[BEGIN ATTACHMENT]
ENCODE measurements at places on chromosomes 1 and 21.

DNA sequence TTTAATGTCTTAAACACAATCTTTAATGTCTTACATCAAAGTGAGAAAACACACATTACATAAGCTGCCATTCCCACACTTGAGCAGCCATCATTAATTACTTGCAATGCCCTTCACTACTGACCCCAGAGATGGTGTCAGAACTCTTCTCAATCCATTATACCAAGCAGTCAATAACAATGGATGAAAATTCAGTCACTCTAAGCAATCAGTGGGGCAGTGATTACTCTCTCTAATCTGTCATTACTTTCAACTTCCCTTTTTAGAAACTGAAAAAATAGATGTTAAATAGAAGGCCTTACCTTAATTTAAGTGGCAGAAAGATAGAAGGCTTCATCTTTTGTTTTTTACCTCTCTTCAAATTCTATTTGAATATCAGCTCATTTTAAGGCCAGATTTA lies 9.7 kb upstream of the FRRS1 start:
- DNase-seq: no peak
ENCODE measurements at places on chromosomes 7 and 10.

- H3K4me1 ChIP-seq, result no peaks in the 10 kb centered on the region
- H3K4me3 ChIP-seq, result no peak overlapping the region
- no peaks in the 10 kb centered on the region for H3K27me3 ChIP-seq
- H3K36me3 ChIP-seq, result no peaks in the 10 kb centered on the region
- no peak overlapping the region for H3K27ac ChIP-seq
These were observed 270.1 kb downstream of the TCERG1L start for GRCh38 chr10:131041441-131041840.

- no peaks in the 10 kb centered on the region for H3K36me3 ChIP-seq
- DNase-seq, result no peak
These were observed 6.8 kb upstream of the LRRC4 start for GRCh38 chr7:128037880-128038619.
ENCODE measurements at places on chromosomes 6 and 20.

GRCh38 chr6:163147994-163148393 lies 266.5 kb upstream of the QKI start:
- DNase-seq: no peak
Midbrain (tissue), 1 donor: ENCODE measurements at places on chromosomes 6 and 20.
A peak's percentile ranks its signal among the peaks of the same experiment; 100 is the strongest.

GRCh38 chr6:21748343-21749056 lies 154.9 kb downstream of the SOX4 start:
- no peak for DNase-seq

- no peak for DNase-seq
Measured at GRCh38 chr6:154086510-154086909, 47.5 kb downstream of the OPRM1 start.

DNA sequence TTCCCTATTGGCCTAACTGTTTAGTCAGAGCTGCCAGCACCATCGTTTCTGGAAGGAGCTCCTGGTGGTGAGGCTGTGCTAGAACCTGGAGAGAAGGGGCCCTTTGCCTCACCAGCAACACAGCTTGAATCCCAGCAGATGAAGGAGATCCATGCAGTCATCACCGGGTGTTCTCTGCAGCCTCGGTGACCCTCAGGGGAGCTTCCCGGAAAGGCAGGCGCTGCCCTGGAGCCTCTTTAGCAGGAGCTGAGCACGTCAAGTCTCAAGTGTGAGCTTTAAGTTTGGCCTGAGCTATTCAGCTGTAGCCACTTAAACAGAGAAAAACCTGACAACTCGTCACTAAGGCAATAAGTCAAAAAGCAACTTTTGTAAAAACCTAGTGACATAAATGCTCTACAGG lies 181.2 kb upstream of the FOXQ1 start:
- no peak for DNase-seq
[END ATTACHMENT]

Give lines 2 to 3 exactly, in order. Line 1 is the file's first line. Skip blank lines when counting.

DNA sequence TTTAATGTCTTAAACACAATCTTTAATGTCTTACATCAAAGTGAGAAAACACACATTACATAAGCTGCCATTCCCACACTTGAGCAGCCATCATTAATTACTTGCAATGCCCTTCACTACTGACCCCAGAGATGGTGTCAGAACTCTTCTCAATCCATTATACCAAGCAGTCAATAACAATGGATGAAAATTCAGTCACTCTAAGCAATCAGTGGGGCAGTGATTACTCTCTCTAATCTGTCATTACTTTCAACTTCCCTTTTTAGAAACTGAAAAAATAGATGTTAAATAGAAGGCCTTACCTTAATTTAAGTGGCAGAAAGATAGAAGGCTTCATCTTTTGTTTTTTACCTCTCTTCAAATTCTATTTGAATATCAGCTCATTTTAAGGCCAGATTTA lies 9.7 kb upstream of the FRRS1 start:
- DNase-seq: no peak